Source: Belfast Commercial Chronicle, 7 July 1841. "Royal Belfast Academical Institution," re: premiums and certificates, [Samuel C.] Huggins. Online at the British Newspaper Archive, www.british-newspaperarchive.co.uk (accessed 2015-11-19, by subscription). Transcribed by Alison Kilpatrick.

Royal Belfast Academical Institution.
  The Schools were closed on Thursday, the 1st instant, when Premiums and Certificates were distributed in the Common Hall to the following young gentlemen:——
  Silver Medal to J.C. Steen (Pakenham-place.)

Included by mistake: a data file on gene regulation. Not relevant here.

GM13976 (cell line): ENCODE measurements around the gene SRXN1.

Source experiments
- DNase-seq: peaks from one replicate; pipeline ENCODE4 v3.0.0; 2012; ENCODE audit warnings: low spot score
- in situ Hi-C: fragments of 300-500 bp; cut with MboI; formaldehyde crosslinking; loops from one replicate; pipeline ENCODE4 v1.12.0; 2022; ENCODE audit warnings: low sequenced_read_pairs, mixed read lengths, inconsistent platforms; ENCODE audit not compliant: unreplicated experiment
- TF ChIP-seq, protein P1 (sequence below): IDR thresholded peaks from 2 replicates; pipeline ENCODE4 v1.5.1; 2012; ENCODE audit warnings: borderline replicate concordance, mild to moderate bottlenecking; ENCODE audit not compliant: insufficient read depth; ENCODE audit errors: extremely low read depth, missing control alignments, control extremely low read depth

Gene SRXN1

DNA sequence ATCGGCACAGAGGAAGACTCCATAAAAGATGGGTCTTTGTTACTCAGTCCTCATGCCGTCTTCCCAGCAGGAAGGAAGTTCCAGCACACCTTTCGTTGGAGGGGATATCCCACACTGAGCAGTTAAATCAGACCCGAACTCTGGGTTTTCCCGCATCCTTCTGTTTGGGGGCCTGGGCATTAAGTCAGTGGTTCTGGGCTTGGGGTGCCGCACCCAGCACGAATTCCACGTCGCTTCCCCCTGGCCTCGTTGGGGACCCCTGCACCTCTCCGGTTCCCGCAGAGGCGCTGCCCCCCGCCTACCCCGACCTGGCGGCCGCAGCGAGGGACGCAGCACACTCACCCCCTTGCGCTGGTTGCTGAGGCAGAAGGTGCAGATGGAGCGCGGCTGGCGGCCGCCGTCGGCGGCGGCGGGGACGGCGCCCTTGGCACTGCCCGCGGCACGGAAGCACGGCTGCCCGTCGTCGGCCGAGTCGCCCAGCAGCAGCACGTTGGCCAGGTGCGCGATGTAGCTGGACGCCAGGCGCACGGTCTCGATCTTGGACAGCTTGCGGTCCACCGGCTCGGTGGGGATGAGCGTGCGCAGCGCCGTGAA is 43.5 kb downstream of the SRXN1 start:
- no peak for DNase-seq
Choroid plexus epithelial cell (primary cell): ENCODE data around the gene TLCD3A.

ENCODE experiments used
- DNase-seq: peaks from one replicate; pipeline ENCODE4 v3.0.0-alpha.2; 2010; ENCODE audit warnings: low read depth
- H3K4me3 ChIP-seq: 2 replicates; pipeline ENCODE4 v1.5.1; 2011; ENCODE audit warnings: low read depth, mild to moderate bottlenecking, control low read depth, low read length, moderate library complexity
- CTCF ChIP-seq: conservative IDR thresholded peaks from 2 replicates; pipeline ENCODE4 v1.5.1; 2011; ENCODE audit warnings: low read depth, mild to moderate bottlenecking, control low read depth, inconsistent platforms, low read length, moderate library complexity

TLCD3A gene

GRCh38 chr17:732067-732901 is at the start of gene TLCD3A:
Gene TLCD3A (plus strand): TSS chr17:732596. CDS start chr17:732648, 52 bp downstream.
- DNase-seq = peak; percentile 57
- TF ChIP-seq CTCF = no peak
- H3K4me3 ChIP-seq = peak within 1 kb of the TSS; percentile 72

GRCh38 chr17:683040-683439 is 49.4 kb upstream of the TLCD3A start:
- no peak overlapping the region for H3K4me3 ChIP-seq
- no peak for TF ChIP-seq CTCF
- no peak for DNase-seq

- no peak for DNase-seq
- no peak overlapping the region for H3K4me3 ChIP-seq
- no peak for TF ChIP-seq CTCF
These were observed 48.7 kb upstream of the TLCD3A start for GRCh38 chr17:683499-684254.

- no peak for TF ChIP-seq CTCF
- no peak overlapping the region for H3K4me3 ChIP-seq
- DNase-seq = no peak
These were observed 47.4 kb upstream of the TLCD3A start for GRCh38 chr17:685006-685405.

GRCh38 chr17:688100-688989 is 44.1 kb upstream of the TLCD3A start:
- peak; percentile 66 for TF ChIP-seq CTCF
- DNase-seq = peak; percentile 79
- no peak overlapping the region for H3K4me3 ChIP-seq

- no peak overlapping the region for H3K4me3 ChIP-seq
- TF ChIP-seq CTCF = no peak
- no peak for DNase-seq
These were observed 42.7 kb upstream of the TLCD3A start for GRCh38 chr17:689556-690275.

Premiums to C.W. Shaw; J. Montgomery, (Locust-Lodge,) D. Baird, (Casino, Londonderry;) I.J. Murphy; W. Bragg, (Workington;) W. Hopkins, (Athboy;) J.J. Murphy, W. Simms, (Grove;) James Gray, (Graymount;) James Bristow; J. Wallace, (Downpatrick;) L. Kellett, (Rantavan;) C. Nash, (Hillsborough;) H. Thomson; W. Wallace; R. Carmichael, (Donaghadee); A. Gray, (Graymount;) N. Evans, (Castle-pollard); A. Falls, (Dungannon;) Thos. Steen, J. Simonton; T. Warreu [sic], (Knocknagoney;) J. Neill; W. Plunkett, (Fairy Mount,) and T. Sharp.  Bronze Medals from the Classical School to T. Brunker, T. Morgan, M. M'Kay, and J. Stewart, (Bushmills): from the Mathematical School to W. Carson, R. Holmes, (Stewart-town); J.J. Johnston, (Strabane), H. Murney, and W. Pirrie, (Conlig): from the English School to J. Cardona, (Denia, Spain), J.P. Henderson, G. Posnett, J. Riley, and J. Saunders, (Mobile, Alabama, U.S.): from the Writing School to J. Carmichael, (Donaghadee), H. Cleland, (Downpatrick), and E. Lockhart, (Lurgan); from the French School to John Gray, and J.W.T. Smith: from the Drawing School to J. Anderson and H. Montgomery, (Dunmurry.)  Certificates to John Boyd; John Clarke (Bermuda); C. Gavila (Denia, Spain); A. Montgomery (Mauritius); S. Martin (Killyleagh); C.E. M'Kay; R. Sweeny (Castlebellingham); R. Wallace (Newtownards); T. Knowles (Dundalk); James Clarke (Bermuda); James Eccles (Dublin); J. Posnett; R. Sproule (Millmount, Strabane); R. Bradshaw (Ardglass); G.M. Gibbs (Castlepollard); A.R. Hamilton (Killyleagh); W. Reid (Ballymoyer, N:hamilton); W.J. Blair (Ballymoney); J. Caughey; E. L'Estrange (Kilcummin); J. M'Keag; J. Bankhead; R. Christie; W. Cramsie; T. Dickson (Fintona); H. Gordon (New Orleans, United States); J. Kelly; S. Murphy (Rathfriland); W. Nash (Hillsborough); J. Spence; J. Thompson; H. Vance (New Orleans, U.S.); James Boyd; Joseph Bristow; F. Holmes (Stewartstown); S. Huggins (Strabane); S. Johnston (N:Kernahan, Londonderry); J. Knox (Ballymoney); W. Millar; J. M'Causland; F. Plunkett (Fairy Mount); J. Vint; C. White (Omagh); G. Boyce (Dublin); John Bristow; G. Ewart; C. Gibson; R. Greer (Bristol); R. Grimshaw (Linfield); J. Little; W.J. Millar; R. Montgomery (Mauritius); W. M'Comb; R. M'Kenzie; A. M'Minn (Herdstown, Donaghadee); N. Parsons (Templegowran, Newry), R. Reford; P. Rose; R. Steen; F. Tisdale (Bristol).  Natural History——(Entomology)——For a prize proposed by Robert Patterson, Esq.——J.A. Wallace; Robt. Steen; and Robert Sproule (all equal); A. Gray; and James Gray.  Prize Poems on Africa——J.J. Murphy; T. Sharp.  The Schools will re open on Tuesday, the 10th of August, when a punctual attendance is particularly requested.